New technology is enhancing plant proteins in plant-based drinks, says report

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AUTHOR: Fiona Holland

New methods are being used to improve the quality of plant proteins in plant-based beverages, a report from npj Science of Food has revealed.

The scientific review shows that pea, rapeseed, bean, peanut, chickpea, hempseed, sunflower seed and cottonseed were the raw materials that had received the most treatment to improve characteristics such as nutritional qualities, flavour, mouthfeel, and digestibility.

Blended proteins have also been highlighted as being positive alternatives to enhance the profile of amino acids and improve the functional and sensorial factors of protein-enhanced beverages.

One example comes from Canadian plant-based food and ingredients producer Burcon, who created a combination of pea and canola proteins ­­– a mixture which is said to be more nutritious and functional in a combined state than when both proteins are used separately.

According to the report, chemical, physical, biological and enzymatic treatments have been used to solve quality issues in plant-based protein enrichers, including fermentation, acidification, and heating methods.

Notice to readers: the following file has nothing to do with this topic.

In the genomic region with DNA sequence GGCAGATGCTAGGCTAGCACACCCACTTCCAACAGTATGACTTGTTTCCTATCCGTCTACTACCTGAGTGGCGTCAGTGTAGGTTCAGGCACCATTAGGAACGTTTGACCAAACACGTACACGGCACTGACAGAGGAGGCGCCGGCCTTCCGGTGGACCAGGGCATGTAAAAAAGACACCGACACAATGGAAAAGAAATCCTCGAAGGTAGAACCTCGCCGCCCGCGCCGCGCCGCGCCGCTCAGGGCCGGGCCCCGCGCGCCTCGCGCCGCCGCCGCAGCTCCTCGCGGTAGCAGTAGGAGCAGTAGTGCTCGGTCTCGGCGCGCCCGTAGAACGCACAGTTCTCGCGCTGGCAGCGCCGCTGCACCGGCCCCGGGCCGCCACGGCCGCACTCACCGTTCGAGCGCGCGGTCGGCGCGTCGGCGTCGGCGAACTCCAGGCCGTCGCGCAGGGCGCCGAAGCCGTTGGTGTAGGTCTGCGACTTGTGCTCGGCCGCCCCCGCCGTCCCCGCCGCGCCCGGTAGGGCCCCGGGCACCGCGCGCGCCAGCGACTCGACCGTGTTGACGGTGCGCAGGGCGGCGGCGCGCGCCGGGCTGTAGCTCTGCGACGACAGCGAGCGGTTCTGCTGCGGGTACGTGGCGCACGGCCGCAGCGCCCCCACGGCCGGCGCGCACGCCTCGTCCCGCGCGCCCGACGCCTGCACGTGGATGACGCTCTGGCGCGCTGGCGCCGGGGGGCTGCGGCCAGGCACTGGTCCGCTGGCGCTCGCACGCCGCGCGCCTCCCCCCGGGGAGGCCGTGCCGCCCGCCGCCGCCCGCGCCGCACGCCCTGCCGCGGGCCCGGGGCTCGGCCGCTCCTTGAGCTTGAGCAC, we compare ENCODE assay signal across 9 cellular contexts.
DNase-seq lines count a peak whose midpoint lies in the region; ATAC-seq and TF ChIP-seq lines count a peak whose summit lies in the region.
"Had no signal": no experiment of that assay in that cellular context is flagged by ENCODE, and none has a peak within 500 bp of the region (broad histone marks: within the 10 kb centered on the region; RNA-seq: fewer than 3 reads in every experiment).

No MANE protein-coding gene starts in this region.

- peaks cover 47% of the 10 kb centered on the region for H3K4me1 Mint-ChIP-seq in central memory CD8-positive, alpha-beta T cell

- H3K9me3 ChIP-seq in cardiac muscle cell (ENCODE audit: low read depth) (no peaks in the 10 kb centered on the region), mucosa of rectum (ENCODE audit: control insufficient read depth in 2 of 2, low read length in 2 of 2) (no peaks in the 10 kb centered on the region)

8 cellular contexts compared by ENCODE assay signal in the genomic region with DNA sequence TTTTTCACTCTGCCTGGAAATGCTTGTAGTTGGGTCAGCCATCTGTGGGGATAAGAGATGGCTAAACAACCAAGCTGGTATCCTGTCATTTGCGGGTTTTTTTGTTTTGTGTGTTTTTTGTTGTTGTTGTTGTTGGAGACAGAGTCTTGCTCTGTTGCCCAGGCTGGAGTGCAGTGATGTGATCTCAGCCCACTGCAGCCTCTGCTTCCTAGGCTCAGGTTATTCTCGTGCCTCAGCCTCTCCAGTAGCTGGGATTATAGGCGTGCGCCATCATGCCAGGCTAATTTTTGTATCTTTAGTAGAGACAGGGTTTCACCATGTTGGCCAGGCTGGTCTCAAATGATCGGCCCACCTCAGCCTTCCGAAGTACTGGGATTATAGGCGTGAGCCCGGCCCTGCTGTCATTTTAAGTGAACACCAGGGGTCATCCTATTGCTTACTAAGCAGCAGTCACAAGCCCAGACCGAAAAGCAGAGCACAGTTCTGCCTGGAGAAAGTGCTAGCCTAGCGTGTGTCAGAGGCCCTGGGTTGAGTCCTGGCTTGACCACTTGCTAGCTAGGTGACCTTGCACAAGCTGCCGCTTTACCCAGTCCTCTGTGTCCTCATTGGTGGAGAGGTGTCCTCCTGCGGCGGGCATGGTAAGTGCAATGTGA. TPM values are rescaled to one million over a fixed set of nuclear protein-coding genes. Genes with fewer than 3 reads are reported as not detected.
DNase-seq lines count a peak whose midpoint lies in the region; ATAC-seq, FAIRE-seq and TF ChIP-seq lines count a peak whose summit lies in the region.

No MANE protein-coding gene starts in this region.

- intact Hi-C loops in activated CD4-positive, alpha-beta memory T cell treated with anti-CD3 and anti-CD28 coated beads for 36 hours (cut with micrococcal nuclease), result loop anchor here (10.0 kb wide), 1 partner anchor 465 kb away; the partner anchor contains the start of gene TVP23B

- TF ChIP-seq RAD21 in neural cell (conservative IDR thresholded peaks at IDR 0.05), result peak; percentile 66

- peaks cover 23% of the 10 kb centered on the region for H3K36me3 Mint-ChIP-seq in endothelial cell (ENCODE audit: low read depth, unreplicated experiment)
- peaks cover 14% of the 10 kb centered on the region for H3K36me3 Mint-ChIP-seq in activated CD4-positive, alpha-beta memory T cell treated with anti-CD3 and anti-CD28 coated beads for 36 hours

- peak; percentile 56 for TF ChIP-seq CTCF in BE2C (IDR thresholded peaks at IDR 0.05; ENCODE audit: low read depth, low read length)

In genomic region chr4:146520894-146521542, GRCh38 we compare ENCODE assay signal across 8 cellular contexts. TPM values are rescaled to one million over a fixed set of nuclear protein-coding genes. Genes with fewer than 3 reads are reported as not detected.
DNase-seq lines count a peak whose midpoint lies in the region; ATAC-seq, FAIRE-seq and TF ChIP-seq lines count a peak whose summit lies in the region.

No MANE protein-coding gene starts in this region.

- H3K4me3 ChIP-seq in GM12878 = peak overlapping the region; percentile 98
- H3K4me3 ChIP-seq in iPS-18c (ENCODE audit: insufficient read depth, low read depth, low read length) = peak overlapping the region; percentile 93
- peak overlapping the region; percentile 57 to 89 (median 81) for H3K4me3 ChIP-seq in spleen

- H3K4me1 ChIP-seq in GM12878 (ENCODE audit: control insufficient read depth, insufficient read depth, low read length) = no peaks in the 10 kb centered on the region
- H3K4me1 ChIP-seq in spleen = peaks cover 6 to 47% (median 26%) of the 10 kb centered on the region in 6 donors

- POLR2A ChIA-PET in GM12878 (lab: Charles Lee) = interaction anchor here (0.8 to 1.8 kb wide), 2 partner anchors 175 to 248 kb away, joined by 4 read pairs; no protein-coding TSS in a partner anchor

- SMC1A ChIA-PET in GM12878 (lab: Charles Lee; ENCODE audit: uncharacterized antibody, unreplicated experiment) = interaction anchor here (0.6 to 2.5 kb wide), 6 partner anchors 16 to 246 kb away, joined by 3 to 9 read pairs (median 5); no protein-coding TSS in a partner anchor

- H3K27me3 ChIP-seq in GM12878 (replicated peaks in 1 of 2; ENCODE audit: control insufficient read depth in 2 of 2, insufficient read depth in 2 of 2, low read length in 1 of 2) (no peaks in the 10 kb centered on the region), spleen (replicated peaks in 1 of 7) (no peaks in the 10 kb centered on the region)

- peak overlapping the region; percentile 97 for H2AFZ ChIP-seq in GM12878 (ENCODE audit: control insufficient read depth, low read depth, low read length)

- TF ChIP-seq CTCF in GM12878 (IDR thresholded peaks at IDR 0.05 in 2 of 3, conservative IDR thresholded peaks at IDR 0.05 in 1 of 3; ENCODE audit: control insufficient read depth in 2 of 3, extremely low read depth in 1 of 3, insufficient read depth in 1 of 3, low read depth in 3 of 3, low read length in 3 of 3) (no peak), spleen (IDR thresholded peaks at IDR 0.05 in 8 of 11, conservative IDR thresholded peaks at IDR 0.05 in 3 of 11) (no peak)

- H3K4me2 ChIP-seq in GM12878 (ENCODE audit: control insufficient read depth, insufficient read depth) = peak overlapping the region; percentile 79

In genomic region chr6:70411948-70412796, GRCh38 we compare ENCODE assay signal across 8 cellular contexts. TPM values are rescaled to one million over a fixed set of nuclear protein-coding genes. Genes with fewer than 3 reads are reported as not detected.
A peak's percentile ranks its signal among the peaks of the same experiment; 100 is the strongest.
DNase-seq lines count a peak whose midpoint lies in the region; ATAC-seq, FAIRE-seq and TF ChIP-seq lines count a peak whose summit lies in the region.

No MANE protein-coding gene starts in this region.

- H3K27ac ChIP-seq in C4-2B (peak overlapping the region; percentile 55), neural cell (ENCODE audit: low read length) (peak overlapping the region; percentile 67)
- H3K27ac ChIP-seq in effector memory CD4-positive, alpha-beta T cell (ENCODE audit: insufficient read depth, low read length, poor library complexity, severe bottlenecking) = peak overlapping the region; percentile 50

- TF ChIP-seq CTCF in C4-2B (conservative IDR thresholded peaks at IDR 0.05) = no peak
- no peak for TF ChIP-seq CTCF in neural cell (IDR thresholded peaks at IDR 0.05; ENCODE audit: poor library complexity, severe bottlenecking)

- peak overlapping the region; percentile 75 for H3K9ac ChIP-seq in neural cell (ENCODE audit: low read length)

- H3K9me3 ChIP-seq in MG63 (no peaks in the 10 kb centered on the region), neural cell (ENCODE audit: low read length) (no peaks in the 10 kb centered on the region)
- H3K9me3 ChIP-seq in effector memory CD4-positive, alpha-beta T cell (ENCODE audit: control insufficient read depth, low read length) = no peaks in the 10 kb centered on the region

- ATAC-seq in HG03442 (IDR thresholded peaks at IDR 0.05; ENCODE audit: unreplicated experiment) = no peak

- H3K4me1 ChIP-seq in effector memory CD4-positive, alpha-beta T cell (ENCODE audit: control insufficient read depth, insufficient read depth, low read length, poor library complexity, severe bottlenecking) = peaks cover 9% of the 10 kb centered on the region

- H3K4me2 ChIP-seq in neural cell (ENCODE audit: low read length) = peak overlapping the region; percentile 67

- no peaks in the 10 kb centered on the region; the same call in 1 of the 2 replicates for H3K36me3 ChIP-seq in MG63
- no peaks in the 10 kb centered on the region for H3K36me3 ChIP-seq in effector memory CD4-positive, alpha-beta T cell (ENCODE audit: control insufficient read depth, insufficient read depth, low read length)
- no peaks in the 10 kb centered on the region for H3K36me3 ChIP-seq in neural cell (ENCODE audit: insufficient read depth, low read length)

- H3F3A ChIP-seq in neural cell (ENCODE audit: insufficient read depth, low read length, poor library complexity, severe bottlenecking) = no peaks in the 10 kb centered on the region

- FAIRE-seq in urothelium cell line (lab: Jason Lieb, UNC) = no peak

Pea was the most used raw material in the reports analysis, being used in 43 patents overall. Pea shares similar qualities to soybean, but unlike soy, it’s not an allergen.

One problem with using pea as a raw material has been the bitter flavour coming from pea flour into the final product. Steam cooking and drying pea slurry can create better-tasting flour without any bitterness that can be added to drinks. Fermentation also enhances flavours, allowing pea protein to be used in the manufacture of yoghurt-like goods, says the report.

The following companies have already integrated pea protein into the market: Roquette, Burcon, Axiom Foods, AMCO Proteins, Ingredion, Cargill, and Farbest. Both Ripple Foods and Siggi’s are also already supplying pea protein-based milk and yoghurts.

Enriching beverages with plant proteins is a growing trend, according to the report, which is not just limited to dairy alternatives such as milk and yoghurt, but also sports drinks, soft drinks, juices, and fermented beverages.

Consumers – omnivores, vegan, vegetarians and flexitarians alike – are drinking more plant-based drinks than ever, as they tend to be healthier than animal-based products and are suitable for those with a lactose intolerance.

With an increase in new technology being used in the creation of plant proteins, the ingredients should become a more nutritious and healthier addition to plant-based drinks.

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